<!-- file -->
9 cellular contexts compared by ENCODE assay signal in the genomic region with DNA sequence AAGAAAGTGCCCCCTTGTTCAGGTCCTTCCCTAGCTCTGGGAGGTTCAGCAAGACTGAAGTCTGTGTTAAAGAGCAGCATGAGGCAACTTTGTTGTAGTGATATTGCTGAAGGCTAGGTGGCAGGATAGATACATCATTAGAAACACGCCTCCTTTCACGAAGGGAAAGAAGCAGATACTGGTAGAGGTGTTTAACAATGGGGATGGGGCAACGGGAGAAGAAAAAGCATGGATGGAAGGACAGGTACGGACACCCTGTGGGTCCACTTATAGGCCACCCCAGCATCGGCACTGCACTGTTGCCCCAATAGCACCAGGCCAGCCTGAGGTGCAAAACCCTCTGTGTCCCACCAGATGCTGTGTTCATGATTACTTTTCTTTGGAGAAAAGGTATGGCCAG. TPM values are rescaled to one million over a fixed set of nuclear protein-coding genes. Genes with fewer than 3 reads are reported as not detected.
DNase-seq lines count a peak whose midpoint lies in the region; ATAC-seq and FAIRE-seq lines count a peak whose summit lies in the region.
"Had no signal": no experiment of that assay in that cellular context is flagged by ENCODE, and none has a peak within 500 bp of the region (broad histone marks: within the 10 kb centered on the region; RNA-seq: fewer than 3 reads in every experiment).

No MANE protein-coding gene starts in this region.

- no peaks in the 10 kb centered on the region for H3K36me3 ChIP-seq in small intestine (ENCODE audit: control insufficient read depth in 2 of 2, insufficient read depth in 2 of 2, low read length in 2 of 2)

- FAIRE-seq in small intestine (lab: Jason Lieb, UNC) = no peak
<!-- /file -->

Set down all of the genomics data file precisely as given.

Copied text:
9 cellular contexts compared by ENCODE assay signal in the genomic region with DNA sequence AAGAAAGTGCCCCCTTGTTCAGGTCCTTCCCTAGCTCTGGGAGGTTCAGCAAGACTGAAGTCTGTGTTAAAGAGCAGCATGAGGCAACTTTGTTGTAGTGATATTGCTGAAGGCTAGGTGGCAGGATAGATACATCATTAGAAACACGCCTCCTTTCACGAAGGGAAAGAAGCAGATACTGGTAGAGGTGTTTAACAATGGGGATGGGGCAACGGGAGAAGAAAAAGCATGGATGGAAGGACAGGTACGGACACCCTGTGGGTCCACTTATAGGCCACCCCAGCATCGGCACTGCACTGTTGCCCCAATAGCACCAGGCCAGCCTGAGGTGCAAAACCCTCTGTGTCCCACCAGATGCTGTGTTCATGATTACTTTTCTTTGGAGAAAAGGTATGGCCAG. TPM values are rescaled to one million over a fixed set of nuclear protein-coding genes. Genes with fewer than 3 reads are reported as not detected.
DNase-seq lines count a peak whose midpoint lies in the region; ATAC-seq and FAIRE-seq lines count a peak whose summit lies in the region.
"Had no signal": no experiment of that assay in that cellular context is flagged by ENCODE, and none has a peak within 500 bp of the region (broad histone marks: within the 10 kb centered on the region; RNA-seq: fewer than 3 reads in every experiment).

No MANE protein-coding gene starts in this region.

- no peaks in the 10 kb centered on the region for H3K36me3 ChIP-seq in small intestine (ENCODE audit: control insufficient read depth in 2 of 2, insufficient read depth in 2 of 2, low read length in 2 of 2)

- FAIRE-seq in small intestine (lab: Jason Lieb, UNC) = no peak